Statistical hypothesis testing - Wikipedia
Descriptive and Inferential Statistics - B W Griffin
An introductory statistics text for the social sciences ..
hypothesis synonyms, hypothesis pronunciation, hypothesis translation, English dictionary definition of hypothesis
INTRODUCTORY STATISTICS: CONCEPTS, MODELS, AND APPLICATIONS
Intelligent races who are not EARTH HUMANS
Figure 2. Example of the difference between true navigation and vector navigation by a hypothetical songbird migrant in Europe
with a fall migration route from Norway to Spain (thin solid arrow). In this hypothetical experiment, migrants en route are captured
and displaced (dashed arrow) from their traditional migratory path to a distant, unfamiliar site in eastern Europe and then released.
True navigation (the thick solid arrow to Spain) would require the ability to determine the ‘new’ location and adjust the migratory
route to compensate for the displacement and still end up at the over-wintering site in Spain. Because vector navigation (the thick solid
arrow to Italy) is only the ability to continue moving in a particularly direction for a certain distance or time, there would be no
compensating to take into account the ‘new’ location. So, migration would continue along the some orientation and for the same distance,
but the hypothetical migrant would end up in Italy rather than Spain (From: Bingman and Cheng 2005).
Evolutionary Theory | Leigh Van Valen
Fig. 4. With a bi-coordinate gradient map, birds learn the navigational cues that vary in strength in their territory or home range.
Birds then assume by extrapolation that these cues continue to vary in this way elsewhere. For long-distance migrants, these cues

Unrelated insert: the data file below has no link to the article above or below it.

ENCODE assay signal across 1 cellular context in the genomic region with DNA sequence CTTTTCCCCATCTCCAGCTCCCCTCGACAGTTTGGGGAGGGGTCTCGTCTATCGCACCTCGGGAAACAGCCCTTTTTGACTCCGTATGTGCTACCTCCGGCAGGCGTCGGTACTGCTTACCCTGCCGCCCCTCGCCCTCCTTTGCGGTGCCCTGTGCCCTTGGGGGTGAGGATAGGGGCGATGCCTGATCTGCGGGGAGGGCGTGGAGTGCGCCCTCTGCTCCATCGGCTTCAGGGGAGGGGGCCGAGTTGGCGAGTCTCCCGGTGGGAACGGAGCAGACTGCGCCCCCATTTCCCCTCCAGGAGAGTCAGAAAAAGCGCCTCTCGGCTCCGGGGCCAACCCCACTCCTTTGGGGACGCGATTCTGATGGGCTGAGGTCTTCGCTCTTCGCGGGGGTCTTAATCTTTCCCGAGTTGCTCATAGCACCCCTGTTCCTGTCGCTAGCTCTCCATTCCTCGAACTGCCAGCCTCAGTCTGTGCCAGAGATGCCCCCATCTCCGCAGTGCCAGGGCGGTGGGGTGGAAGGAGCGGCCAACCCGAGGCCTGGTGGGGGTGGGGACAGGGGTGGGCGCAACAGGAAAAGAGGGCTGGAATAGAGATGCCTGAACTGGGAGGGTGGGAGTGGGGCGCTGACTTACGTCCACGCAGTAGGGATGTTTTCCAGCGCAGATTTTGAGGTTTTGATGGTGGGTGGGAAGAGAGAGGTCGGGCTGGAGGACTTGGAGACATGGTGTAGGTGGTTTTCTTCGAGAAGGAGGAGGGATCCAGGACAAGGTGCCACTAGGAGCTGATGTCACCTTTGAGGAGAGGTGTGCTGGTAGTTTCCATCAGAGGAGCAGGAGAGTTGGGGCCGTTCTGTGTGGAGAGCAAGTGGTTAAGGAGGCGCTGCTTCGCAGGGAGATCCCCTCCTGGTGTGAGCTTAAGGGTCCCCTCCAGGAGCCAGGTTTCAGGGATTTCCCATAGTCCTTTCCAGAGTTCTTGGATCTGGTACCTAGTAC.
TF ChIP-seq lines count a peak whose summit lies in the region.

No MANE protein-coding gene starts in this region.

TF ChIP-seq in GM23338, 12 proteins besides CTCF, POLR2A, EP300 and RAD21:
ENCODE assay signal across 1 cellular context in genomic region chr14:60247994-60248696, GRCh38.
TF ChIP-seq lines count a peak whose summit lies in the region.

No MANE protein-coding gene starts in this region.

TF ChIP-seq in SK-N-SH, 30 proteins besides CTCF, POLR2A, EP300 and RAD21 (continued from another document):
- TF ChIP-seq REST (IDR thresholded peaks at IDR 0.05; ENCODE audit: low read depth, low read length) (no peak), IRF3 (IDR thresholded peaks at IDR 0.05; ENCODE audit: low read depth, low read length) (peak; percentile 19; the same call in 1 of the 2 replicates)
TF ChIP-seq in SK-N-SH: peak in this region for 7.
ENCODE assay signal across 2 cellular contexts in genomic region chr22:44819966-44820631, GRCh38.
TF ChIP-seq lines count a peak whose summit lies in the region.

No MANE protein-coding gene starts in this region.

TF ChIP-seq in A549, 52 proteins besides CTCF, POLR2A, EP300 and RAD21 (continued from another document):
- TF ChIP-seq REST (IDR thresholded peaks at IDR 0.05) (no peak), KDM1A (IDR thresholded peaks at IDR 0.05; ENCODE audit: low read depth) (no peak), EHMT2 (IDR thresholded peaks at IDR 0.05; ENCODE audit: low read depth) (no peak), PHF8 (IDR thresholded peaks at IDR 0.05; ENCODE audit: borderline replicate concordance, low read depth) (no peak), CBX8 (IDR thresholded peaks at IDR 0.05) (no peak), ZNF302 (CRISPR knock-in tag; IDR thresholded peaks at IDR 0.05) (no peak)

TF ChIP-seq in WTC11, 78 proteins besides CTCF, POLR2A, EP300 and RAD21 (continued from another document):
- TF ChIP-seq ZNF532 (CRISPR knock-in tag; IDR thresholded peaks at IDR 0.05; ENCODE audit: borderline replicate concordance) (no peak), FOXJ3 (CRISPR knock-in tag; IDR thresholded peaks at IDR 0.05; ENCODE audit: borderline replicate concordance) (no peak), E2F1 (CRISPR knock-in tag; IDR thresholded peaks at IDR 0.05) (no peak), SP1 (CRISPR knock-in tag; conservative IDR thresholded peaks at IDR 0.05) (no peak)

would need to vary consistently on a continental or global scale. As an example of how this mechanism works, if a bird is located
outside of its range at point X (A5, B5), then detected cues are greater or stronger than encountered previously (because cues
are increasing in strength as indicated by the direction of arrows A and B). A bird then knows it is north and west of its home range
and must fly southeast to return (From: Thorup and Holland 2009).
Probability - definition of probability by The Free …
Gas and water molecules in the atmosphere scatter light from the sun in all directions, an effect that is responsible for blue skies and a phenomenon called atmospheric polarization. When a photon from the sun strikes a gas molecule, the electric field from the photon induces a vibration and subsequent re-radiation of polarized light from the molecule (Figure 7). Light scattering off atoms and molecules in the atmosphere is unpolarized if the light keeps traveling in the same direction and is linearly polarized if at scatters in a direction perpendicular (either vertically or horizontally) to the way it was traveling. So sunlight coming directly toward you is unpolarized. Light is more polarized in directions perpendicular to the sun's rays so, at noon, polarization would be most apparent along the horizon. However, at sunset, polarized light forms an image like a large bow-tie -- located overhead at sunset -- pointing north and south. Importantly, polarization patterns are apparent even when skies are cloudy (Figure 8).